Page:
One thing could help restaurants and especially bars in mid week in Cardiff: increasing reliance on public transport. Its notable in London more people have drinks after work with colleagues, friends, during weeknights. They can do it because they haven't got to drive and there is frequent and reliable public transport late into the evening. If the metro takes off and we see a proper modal shift to public transport, we might get more of that in Cardiff. Uber has also contributed to that in London but it doesn't seem to have had the same impact in Cardiff - last time I was there mid week in the evening, it was dead.
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Mr Blue Sky

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Re: Bar News

PostTue Jan 21, 2020 5:12 pm

RandomComment wrote:There is a lot of whining about the loss of live music venues, but if they were frequently well attended and well "customed" (not always the same thing), I don't think we'd be seeing the rate of closures.

Alcohol consumption is down in general - pubs are increasingly reliant on food revenues. This is somethign small live music venues aren't really set up for and can't really take much advantage of, at least during their 'peak' hours (noone wants to be trying to mosh while holding a plate of Hunters chicken). I've been told drinks sales are often quite poor at these venues too - people are busy watching (and perhaps filming) the music, and will try to come to the bar during breaks in sets, which means big queues, putting some of them off. And I wouldn't be surprised if growth of streaming and the cheapness of promoting and consuming music from home has meant live audiences for these smaller groups has fallen too.

So I'm not surprised they are struggling - they aren't getting the custom they need to be properly profitable. (In the sense that there are other occupiers waiting in the wings willing to pay more cos they'll make more).

One thing could help restaurants and especially bars in mid week in Cardiff: increasing reliance on public transport. Its notable in London more people have drinks after work with colleagues, friends, during weeknights. They can do it because they haven't got to drive and there is frequent and reliable public transport late into the evening. If the metro takes off and we see a proper modal shift to public transport, we might get more of that in Cardiff. Uber has also contributed to that in London but it doesn't seem to have had the same impact in Cardiff - last time I was there mid week in the evening, it was dead.


There's some truth in what you've written but you can't discount the effect that freeholders/landlords are having on the live music scene in the UK. The Mayor of London is taking action after London lost 35% of its live venues since 2007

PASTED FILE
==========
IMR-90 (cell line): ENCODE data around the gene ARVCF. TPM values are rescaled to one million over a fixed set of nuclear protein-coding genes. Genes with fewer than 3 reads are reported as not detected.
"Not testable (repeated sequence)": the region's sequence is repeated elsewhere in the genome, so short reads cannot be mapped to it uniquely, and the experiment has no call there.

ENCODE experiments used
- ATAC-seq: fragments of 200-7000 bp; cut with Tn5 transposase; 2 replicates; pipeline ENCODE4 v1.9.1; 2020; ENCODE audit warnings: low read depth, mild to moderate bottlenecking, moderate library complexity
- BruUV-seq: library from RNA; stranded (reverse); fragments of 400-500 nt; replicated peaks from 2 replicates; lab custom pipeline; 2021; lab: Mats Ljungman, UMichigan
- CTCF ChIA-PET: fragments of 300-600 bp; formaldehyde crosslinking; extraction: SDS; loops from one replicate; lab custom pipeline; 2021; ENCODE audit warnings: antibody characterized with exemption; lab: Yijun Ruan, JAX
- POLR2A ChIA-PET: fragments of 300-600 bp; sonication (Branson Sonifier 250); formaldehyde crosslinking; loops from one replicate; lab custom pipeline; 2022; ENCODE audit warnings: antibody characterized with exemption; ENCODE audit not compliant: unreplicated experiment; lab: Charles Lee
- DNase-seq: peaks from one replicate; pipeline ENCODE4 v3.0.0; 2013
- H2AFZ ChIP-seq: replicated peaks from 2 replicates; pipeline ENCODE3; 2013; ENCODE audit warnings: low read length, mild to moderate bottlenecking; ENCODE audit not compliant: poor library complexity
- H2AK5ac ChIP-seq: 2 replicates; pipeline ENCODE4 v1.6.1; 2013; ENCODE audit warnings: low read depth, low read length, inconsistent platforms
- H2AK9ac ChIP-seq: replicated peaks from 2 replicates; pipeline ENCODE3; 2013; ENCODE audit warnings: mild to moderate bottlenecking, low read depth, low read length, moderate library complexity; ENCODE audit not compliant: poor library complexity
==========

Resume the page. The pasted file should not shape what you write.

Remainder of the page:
https://www.london.gov.uk/what-we-do/ar ... sic-venues
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RandomComment

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Re: Bar News

PostTue Jan 21, 2020 6:58 pm

But can you blame landlords and freeholders? If they have a live music venue that is whinging about rent and trying to get it cut, and others willing to pay more for the space, why shouldn't they? I mean we don't tend to say people should stay in jobs where they are underpaid in order to help the businesses employing them on said low pay. So it's never been clear to me why we should expect people earning capital as opposed to labour income to do that.

If as a society we decide that live music (or any other venue) is important from a cultural or other point of view, then society should stump up. That means if they are only able to pay sub-market rents, unless a private sector landlord is willing to forgo that income themselves, we should provide public space at subsidised rents, or top-up their rent to market levels.

Using planning rules has always looked like mandating the use of private money for public goods - in a rather arbitrary way.
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Mr Blue Sky

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Re: Bar News

PostTue Jan 21, 2020 7:11 pm

RandomComment wrote:But can you blame landlords and freeholders? If they have a live music venue that is whinging about rent and trying to get it cut, and others willing to pay more for the space, why shouldn't they? I mean we don't tend to say people should stay in jobs where they are underpaid in order to help the businesses employing them on said low pay. So it's never been clear to me why we should expect people earning capital as opposed to labour income to do that.

If as a society we decide that live music (or any other venue) is important from a cultural or other point of view, then society should stump up. That means if they are only able to pay sub-market rents, unless a private sector landlord is willing to forgo that income themselves, we should provide public space at subsidised rents, or top-up their rent to market levels.

Using planning rules has always looked like mandating the use of private money for public goods - in a rather arbitrary way.


No I don’t blame landlords. It’s just a shame that such widely-respected institutions such as 10FT and Gwdihw have been forced out, because they are cultural oases that are/were among the best in Cardiff’s history. One was tucked away, a so-called hidden gem, while the other is about as central as you can get. They have both played very important parts in Cardiff’s cultural life.

Hopefully 10FT will relocate to the old Wow. As for Gwdihw, its loss would appear permanent, just like its feathered friend the Toucan.